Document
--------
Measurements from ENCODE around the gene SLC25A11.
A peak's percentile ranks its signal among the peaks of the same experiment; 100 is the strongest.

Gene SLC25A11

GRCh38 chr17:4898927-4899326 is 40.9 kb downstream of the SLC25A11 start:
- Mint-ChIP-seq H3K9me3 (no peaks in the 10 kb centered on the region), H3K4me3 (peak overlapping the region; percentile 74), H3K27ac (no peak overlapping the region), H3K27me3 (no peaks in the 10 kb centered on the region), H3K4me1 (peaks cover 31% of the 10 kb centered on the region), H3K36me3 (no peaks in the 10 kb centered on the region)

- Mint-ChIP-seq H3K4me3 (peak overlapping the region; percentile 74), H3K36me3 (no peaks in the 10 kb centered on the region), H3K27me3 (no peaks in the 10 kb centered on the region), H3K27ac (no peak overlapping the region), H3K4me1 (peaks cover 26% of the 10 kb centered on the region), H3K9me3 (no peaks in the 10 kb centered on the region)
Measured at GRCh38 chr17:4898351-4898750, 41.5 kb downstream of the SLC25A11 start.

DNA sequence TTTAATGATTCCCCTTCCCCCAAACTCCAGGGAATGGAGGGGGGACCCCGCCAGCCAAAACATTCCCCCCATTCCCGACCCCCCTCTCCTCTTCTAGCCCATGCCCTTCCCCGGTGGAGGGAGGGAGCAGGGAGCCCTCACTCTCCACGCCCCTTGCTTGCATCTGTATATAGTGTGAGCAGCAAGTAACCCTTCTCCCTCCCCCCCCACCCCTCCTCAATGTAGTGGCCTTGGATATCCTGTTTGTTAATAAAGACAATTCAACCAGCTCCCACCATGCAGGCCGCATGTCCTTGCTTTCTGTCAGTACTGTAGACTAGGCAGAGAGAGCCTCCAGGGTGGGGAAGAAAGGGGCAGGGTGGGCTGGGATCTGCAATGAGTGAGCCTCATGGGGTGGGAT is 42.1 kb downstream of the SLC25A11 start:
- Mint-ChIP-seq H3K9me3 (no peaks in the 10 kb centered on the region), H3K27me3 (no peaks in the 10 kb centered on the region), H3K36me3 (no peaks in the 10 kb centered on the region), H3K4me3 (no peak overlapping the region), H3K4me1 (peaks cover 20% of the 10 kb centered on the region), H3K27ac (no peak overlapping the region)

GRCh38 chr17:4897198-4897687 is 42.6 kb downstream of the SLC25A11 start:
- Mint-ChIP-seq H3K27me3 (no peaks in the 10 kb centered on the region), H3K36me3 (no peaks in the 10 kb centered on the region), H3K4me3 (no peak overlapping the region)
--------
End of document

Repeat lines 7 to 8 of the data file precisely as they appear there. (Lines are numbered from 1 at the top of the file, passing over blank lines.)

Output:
Measured at GRCh38 chr17:4898351-4898750, 41.5 kb downstream of the SLC25A11 start.

DNA sequence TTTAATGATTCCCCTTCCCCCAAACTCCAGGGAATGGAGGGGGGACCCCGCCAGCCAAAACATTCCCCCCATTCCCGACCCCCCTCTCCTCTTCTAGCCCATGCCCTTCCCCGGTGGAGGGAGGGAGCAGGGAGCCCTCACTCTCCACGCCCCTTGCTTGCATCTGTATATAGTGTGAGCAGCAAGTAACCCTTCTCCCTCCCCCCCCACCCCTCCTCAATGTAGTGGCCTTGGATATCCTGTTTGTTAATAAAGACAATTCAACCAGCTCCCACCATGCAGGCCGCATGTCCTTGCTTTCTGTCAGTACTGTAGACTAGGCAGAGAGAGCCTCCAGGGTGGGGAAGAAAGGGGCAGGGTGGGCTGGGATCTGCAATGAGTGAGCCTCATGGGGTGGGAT is 42.1 kb downstream of the SLC25A11 start: